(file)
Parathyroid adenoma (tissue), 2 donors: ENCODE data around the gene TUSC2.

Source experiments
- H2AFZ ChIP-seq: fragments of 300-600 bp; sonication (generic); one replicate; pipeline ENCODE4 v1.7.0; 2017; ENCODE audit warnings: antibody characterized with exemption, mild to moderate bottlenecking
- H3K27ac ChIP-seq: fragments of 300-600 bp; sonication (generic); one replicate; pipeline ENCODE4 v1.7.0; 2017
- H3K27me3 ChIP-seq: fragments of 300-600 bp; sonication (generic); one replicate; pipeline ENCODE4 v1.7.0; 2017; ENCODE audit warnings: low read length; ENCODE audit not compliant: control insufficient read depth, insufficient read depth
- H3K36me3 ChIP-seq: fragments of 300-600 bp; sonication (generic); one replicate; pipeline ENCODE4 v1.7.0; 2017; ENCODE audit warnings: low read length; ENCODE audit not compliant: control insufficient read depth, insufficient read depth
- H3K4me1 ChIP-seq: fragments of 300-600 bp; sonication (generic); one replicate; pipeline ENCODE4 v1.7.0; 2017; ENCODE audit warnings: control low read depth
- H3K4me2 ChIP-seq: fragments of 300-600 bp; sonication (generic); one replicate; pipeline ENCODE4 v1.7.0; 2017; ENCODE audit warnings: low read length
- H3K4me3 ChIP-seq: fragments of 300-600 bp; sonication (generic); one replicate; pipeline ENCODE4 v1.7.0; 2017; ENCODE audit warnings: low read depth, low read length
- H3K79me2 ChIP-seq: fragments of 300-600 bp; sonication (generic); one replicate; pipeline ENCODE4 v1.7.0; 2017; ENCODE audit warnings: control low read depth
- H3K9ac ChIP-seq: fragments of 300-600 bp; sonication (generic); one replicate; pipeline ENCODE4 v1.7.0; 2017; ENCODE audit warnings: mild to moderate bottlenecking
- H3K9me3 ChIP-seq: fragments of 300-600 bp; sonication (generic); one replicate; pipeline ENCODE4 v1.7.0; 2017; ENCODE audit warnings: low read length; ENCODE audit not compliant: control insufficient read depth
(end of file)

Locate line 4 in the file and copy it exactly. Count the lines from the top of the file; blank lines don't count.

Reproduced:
- H3K27ac ChIP-seq: fragments of 300-600 bp; sonication (generic); one replicate; pipeline ENCODE4 v1.7.0; 2017